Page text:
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Title: The association between thrombotic and inflammatory biomarkers and lower-extremity peripheral artery disease
Authors: Çelebi, Aksüyek Savaş
Berkalp, Berkten
Amasyalı, Basri
Keywords: Biomarkerslower
peripheral artery disease
Issue Date: 1-Oct-2020
Publisher: Blackwell Publishing Ltd.
Source: Celebi, S., Berkalp, B., & Amasyali, B. (2020). The association between thrombotic and inflammatory biomarkers and lower‐extremity peripheral artery disease. International Wound Journal.
Abstract: Lower-extremity peripheral artery disease (LEAD) is associated with increased rates of mortality and morbidity. The aim of this study was to evaluate the associations among inflammatory and thrombotic markers and lower-extremity peripheral disease. A total of 280 patients were enrolled in this study. Of these patients, 152 patients had LEAD on peripheral angiography that was performed because of suspected lower-extremity peripheral disease based on history, physical examination, and non-invasive tests. The control group consisted of 128 patients without LEAD on peripheral angiography. Patients with LEAD were classified according to trans-atlantic inter-society consensus (TASC) II classification. Subsequently, patients in TASC A to B were defined as having mild to moderate peripheral artery disease, and those in TASC C to D were defined as having advanced peripheral artery disease. Thrombotic and inflammatory markers, such as the neutrophil-to-lymphocyte ratio (NLR), the high-sensitivity C (hs-C) reactive protein level, the monocyte-to-high-density lipoprotein-cholesterol ratio, the fibrinogen to albumin ratio (FAR), and whole-blood viscosity at high shear rate (HSR) and low shear rate (LSR), were evaluated in this population. The NLR, the monocyte-to-high-density lipoprotein-cholesterol ratio, the FAR, and whole-blood viscosity, both at a LSR and a HSR, were significantly higher in patients with lower-extremity peripheral disease compared with patients without lower-extremity peripheral disease. We determined that lower-extremity peripheral disease severity was correlated with the NLR, monocyte-to-high-density lipoprotein-cholesterol ratio, FAR, whole-blood viscosity at LSR, and whole-blood viscosity at HSR (r = 0.719, P =.004; r = 0.25, P =.008; r = 0.691, P =.002; r = 0.546, P <.001; and r = 0.448, P =.001, respectively). However hs-C reactive protein levels were similar between patients with or without LEAD (2.47 ± 1.32 1.61 ± 0.91 P =.685). In addition, there was no correlation between the severity of LEAD and hs-C reactive levels. In this study, we determined that the levels of inflammatory and thrombotic biomarkers are elevated in peripheral artery disease, and these levels predict disease severity. © 2020 Inc and John Wiley & Sons Ltd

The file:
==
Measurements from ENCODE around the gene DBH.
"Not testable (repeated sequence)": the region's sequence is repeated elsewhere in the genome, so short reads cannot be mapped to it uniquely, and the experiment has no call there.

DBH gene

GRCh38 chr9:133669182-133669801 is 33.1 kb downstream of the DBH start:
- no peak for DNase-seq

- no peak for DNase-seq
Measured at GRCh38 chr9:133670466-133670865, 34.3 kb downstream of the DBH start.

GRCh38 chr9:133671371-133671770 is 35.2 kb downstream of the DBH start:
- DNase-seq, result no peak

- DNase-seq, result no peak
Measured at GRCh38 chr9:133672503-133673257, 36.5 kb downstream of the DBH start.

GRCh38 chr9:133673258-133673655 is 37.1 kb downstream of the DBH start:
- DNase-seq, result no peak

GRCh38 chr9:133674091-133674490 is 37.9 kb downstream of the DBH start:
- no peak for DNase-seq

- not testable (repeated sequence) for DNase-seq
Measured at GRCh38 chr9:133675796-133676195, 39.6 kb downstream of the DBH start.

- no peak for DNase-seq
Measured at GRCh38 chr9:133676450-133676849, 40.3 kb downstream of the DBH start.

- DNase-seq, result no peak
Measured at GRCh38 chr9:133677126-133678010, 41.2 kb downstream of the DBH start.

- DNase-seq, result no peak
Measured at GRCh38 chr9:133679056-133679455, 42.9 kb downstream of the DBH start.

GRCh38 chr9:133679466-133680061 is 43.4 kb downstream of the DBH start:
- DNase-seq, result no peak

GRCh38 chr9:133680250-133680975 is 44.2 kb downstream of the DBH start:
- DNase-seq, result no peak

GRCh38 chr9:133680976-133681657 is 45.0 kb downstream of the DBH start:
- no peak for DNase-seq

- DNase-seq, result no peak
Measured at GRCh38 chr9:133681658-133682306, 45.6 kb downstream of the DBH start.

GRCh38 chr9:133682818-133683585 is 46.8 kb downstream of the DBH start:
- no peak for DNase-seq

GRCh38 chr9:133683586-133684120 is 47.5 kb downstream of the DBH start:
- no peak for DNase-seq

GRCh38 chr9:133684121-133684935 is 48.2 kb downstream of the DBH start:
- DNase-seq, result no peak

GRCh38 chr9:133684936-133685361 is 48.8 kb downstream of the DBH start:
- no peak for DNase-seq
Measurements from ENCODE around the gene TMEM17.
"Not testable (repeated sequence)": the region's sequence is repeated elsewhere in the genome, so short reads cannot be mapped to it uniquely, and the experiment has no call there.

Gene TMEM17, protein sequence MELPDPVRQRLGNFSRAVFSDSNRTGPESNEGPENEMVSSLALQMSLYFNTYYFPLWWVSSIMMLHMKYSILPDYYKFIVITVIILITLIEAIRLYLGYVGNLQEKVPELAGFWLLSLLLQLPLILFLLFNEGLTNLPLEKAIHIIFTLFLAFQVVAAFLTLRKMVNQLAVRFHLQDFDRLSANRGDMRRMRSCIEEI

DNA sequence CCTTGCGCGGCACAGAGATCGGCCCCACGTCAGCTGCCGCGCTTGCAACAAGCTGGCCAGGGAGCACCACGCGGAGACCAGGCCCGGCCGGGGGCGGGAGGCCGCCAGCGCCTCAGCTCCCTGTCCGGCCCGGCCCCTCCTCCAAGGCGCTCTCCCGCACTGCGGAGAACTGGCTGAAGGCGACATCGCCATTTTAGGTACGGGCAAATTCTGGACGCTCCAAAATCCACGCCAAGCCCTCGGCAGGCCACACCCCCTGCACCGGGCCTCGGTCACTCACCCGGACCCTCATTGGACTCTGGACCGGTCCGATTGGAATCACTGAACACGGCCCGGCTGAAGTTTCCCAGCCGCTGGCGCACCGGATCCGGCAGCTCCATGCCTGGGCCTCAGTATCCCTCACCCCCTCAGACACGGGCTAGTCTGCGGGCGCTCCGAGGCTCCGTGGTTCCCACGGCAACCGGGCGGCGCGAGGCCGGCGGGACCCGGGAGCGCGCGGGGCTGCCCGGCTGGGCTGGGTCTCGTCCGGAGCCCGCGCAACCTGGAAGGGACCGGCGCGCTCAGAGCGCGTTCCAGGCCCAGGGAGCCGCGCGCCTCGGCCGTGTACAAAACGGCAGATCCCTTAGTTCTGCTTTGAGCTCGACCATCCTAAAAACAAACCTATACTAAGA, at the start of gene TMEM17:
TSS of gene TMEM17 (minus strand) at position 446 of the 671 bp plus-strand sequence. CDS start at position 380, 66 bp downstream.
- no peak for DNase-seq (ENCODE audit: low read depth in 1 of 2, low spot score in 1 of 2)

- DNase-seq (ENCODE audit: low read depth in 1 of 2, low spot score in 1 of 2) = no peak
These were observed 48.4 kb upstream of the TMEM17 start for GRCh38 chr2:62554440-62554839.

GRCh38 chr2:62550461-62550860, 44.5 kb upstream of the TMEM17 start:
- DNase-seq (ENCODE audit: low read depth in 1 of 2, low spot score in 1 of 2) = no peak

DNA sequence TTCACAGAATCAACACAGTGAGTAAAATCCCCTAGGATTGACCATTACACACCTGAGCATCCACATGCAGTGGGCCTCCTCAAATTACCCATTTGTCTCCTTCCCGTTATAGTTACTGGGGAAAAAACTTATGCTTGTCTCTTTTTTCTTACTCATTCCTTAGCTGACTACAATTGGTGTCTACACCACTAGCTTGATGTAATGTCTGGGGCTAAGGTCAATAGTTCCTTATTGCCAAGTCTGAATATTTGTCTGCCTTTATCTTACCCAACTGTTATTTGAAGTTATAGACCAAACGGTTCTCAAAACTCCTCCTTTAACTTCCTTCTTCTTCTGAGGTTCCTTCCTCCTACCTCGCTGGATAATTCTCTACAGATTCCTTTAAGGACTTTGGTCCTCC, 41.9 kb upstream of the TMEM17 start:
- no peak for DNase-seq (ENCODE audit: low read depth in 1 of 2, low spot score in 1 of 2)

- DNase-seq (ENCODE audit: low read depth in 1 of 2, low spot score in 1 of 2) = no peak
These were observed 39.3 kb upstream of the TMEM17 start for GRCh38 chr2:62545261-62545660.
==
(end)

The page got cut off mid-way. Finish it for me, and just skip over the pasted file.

ISSN: 17424801
Appears in Collections:Dahili Tıp Bilimleri Bölümü / Department of Internal Medical Sciences
Scopus İndeksli Yayınlar Koleksiyonu / Scopus Indexed Publications Collection
WoS İndeksli Yayınlar Koleksiyonu / WoS Indexed Publications Collection

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